It seemed like a blessing to Tessa Daniel.
A woman she vaguely remembered from her childhood was offering to care for her two young daughters, at least until Daniel could get her life on track.
Jennifer Rosenbaum had at one time been in a children’s shelter with Daniel. She and her husband, Joseph seemed like good, caring people, Daniel testified Thursday in a Henry County courtroom.
“I figured that she couldn’t mean nothing bad,” Daniel said. “I figured she had to have good intentions if she reached out like that.”
Four months later, her 2-year-old daughter, Laila, was dead.
On Nov. 17, 2015, Jennifer Rosenbaum called 911 to report that Laila choked while eating a chicken nugget. Rosenbaum said she used the Heimlich maneuver and then CPR on Laila, who later died.
But paramedics noted bruising on Laila’s body. And an autopsy revealed the child suffered a blow to her abdomen that ruptured her pancreas. She also had other internal injuries and broken bones suffered over time, according to GBI medical examiners. There was no evidence she had choked, the autopsy revealed.
Two weeks after Laila’s death, the Rosenbaums were arrested and charged in the toddler’s death.
Jennifer Rosenbaum faces malice and felony murder charges, as well as child cruelty, aggravated assault and aggravated battery. Joseph Rosenbaum is charged with second-degree murder for allegedly leaving Laila in his wife’s care when he knew she was abusing the child. Both have pleaded not guilty and are out on bond.
Testifying Thursday, Daniel — who previously went by the last name Clendening — said she began to suspect something wasn’t right soon after Laila and her big sister Millie moved in with the Rosenbaums in July 2015.
Daniel said Rosenbaum told her Laila was often sick, requiring doctor visits, and broke her leg during gymnastics. Rosenbaum often canceled Daniel’s planned visits with her youngest child, she testified. Rosenbaum sent the girls’ mother many pictures, but very few of Laila.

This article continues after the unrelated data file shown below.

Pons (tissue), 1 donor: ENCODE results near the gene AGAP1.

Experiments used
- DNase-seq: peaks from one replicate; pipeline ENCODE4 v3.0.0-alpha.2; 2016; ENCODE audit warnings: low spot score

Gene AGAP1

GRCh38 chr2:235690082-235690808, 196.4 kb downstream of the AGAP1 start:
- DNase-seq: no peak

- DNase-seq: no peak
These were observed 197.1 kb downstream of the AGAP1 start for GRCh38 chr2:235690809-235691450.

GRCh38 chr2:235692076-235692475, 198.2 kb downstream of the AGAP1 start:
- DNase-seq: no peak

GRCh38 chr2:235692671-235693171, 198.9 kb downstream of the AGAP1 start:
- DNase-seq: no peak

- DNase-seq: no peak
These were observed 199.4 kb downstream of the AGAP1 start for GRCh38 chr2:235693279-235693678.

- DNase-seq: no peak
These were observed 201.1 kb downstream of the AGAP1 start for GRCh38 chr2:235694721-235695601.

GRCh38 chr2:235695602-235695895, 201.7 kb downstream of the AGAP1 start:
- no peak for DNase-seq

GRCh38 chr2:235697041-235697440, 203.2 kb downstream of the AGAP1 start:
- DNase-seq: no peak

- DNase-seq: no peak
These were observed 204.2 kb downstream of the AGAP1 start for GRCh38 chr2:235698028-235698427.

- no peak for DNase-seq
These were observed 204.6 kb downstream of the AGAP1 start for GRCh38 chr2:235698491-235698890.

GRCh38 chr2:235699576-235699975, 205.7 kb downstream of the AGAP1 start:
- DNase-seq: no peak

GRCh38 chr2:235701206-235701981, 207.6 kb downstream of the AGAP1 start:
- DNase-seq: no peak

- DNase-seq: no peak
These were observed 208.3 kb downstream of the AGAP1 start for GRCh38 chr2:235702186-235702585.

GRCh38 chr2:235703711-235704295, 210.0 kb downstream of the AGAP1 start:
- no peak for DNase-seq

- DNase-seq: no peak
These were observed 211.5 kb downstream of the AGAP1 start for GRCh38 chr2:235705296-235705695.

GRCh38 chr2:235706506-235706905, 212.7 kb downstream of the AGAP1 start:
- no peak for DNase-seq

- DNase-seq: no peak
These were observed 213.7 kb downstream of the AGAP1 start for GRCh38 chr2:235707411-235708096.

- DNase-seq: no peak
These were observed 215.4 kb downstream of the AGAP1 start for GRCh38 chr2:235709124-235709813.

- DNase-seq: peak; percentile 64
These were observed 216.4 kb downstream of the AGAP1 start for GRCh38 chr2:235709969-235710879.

In her cross-examination, defense attorney Corinne Mull attempted to show that the girls were well-cared for while in the care of the Rosenbaums. Mull also questioned Daniel about whether she was responsible for cancelling the visits with her girls. Sometimes, Daniel said, she did cancel the meetings because she was ill and pregnant with her third child.
Daniel told the court she had drug problems, and wasn’t able to give the girls a stable home. Her daughters lived with relatives and friends before the Department of Family and Children Services stepped in.
Following Daniel’s testimony, several other witnesses were called to the stand Thursday afternoon, including several people who took care of Laila.
Cynthia Tate, who knew Daniel and her mother from a job at medical office, testified that she began caring for Laila two days after her first birthday. Tate testified that Laila showed no signs of abuse and was healthy while in her home.
Mull asked Tate whether she was aware that Vitamin C caused Laila to develop rashes. Tate replied that she hadn’t given the child Vitamin C and wasn’t aware of the rashes.
Tate was shown pictures of Laila’s injuries at the time of her death. A prosecutor asked Tate if she had ever seen those type of bruises on Laila when she took care of her.
“No sir,” she said, while wiping away tears.
John Potts, a pediatrician, also testified Thursday afternoon that his office saw Laila four times. Potts said he never saw signs of abuse on Laila’s body or Millie’s.
The trial will continue Friday morning.
Support real journalism. Support local journalism. Subscribe to The Atlanta Journal-Constitution today. See offers.
Your subscription to the Atlanta Journal-Constitution funds in-depth reporting and investigations that keep you informed. Thank you for supporting real journalism.